Last week at a book launch in London I had the pleasure of chatting to Timothy d'Arch Smith, author, bibliographer and antiquarian bookseller. Amongst his works are the erudite and entertaining occultist Books of the Beast (Mandrake) and an autobiographical volume The Times Deceas'd (Weiser Antiquarian) about his time at Foyle's and the Times Bookshop, formerly located in Wigmore Street (it disappeared in the late 1960s). As well as praising my most recent book he also mentioned another interesting character who lived not so far from Hastings, Cyril Scott, whom I'd not encountered before.
I thought I would reproduce a short extract from his account of working in the book trade to give you a taste of the joys within; it deals with a couple of 'Uranians' who are included in my own Decadent London.
'Anthony d'Offay, an enterprising undergraduate at Edinburgh University, had acquired the library of the nineties poet, John Gray and of his friend, Marc-Andre Raffalovich. This he had done in very simple fashion by knocking on the door of the monastery where the books were housed and offering money for them. In common with many decadent writers, Gray had converted or, to put it in a less charitable light, subverted - part and parcel of a general wilfullness exhibited by this literary movement - to the Church of Rome. In contrast to many of his fellow writers, he did not die young. He and his rich friend 'settled down'. Gray became a priest. Their pooled libraries, moved about from cure to cure, ended up in Edinburgh where they had been bequeathed to the Dominican order. Raffalovich's books all had his bookplate, or rather one of two bookplates, a pictorial label of fin-de-siecle design executed by the psychic artist Austin Osman Spare; and for books of a homosexual nature - plenty of those - an Eric Gill woodcut of a serpent wound in a knot: perhaps a lover's knot to add to symbolism already heavily-handedly ratified. We had acquired at Sotheby's a copy of John Gray's Silverpoints (1893), the special vellum-bound issue, which set off the association copies bought from D'Offay for our second catalogue. D'Offay produced his own catalogue of the more important books from the Gray/Raffalovitch menage adorned with a cover photograph of the young Andre Raffalovich which bore striking resemblances to the young Anthony D'Offay. Already hankering after a career in pictures instead of in books, D'Offay jobbed off to us his entire stock over the next few years, among which remained a sprinkling of the Gray/Raffalovich treasure-trove.' [p.44]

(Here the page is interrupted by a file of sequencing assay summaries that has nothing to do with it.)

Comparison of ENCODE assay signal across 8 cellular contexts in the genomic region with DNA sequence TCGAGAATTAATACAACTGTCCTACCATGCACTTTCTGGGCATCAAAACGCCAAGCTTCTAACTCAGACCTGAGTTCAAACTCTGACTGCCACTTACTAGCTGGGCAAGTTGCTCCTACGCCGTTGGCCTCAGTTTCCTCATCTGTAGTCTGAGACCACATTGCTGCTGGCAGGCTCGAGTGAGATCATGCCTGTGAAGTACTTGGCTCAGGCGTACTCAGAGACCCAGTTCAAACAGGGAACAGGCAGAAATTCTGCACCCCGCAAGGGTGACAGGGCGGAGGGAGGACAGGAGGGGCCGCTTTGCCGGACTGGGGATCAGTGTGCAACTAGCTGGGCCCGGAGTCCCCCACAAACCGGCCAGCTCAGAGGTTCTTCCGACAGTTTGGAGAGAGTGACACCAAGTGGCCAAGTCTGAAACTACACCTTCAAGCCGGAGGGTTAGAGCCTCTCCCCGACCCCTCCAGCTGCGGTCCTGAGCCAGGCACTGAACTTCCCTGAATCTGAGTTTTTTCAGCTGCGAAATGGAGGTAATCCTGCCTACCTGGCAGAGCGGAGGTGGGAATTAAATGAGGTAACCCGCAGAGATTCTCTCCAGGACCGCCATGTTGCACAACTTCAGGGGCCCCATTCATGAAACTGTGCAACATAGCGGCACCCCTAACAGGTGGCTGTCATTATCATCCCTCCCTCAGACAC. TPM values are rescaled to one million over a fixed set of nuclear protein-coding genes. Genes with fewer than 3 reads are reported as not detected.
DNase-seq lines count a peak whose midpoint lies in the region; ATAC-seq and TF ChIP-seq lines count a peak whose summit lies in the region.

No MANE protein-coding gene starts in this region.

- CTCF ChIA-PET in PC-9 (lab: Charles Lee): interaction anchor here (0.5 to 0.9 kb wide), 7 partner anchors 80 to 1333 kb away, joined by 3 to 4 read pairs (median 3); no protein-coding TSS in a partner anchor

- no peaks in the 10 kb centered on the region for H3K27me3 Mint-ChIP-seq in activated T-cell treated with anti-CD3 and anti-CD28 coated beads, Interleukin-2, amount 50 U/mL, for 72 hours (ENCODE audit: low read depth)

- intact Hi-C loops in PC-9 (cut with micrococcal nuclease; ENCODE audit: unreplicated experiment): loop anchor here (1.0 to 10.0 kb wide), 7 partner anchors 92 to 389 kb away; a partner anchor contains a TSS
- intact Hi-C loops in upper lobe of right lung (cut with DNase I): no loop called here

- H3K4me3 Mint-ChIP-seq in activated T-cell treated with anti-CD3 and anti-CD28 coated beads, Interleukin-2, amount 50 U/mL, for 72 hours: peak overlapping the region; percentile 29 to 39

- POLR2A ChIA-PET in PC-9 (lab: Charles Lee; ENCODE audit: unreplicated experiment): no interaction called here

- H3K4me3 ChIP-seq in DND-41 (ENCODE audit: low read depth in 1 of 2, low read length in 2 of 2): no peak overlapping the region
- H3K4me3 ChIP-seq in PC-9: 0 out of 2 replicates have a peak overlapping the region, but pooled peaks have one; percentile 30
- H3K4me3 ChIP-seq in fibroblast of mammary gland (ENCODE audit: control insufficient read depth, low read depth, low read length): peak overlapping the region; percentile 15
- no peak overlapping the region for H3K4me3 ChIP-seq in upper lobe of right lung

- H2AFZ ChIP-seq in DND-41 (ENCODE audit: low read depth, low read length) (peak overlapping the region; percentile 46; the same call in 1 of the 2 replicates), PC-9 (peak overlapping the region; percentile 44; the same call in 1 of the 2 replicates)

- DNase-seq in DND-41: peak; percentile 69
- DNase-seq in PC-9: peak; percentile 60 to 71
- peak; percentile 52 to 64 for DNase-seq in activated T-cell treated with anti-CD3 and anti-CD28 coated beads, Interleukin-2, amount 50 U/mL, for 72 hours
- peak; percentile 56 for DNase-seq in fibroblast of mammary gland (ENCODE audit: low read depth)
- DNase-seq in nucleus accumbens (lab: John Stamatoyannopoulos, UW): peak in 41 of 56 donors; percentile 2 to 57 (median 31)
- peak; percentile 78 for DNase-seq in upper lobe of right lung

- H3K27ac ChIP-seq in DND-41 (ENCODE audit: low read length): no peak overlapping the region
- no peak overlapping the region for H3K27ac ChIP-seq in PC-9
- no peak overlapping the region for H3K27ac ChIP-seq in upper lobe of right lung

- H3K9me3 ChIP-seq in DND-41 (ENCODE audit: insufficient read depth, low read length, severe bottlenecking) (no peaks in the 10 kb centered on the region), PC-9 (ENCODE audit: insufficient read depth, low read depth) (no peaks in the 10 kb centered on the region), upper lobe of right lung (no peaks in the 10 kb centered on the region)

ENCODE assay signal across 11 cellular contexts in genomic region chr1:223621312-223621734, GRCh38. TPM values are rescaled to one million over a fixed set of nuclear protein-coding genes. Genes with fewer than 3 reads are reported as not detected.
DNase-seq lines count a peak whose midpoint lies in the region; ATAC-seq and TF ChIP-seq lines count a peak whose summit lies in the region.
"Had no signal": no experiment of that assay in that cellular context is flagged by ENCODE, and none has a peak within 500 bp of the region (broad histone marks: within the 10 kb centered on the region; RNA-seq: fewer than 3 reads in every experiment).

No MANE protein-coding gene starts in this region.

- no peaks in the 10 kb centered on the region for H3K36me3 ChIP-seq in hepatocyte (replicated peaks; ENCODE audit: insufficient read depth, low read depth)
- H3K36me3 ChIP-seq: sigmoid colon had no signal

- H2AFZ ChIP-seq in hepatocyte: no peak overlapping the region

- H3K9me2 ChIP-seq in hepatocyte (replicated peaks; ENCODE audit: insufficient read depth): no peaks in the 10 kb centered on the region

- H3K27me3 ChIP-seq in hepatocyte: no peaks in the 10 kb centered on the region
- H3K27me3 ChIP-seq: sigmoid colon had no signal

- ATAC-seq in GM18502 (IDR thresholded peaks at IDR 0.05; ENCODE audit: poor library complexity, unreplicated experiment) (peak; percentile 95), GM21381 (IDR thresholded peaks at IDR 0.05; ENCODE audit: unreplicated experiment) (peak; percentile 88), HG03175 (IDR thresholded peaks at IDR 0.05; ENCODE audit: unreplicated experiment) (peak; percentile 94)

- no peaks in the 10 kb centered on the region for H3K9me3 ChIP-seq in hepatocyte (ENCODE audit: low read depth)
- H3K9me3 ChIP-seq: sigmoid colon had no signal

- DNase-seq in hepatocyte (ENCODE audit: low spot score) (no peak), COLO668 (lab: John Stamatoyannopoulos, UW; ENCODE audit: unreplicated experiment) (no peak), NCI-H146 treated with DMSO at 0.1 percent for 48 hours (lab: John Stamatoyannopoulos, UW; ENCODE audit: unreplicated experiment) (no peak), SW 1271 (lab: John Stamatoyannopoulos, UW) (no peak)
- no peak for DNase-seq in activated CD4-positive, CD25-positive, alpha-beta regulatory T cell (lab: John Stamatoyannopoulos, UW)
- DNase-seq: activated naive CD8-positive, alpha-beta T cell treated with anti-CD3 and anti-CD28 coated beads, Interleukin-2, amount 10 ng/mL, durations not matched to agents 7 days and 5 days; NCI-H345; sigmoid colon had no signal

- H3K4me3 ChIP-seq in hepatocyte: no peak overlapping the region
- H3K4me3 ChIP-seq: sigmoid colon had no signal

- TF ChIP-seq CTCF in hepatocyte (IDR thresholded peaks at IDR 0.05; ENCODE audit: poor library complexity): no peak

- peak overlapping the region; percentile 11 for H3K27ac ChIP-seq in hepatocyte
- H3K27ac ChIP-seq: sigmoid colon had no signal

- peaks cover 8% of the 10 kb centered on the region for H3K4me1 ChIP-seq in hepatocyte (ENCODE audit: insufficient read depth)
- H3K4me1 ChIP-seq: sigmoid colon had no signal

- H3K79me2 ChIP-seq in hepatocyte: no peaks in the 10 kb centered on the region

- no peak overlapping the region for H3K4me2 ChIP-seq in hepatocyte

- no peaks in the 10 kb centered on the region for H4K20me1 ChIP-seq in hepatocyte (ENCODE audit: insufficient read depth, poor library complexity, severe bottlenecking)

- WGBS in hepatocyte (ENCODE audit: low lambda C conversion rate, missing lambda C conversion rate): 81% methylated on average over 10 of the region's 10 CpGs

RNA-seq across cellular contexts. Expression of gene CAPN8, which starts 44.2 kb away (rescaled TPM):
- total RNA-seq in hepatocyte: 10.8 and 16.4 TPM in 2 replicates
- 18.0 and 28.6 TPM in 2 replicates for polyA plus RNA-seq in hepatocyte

For more on John Gray see In the Dorian Mode: a Life of John Gray by Brocard Sewell.
D'Offay, of course, went on to become a major art dealer - I was a regular visitor to his gallery, just south of Oxford Street, in the 1980s and 1990s - it closed in 2002. The Times Deceas'd is written in a delightfully orotund style that had me occasionally reaching for the dictionary, one obscure adjective also reminded me of my favourite name for the publishing house of my last work - Callipygous Press - that had to be abandoned in favour of Accumulator.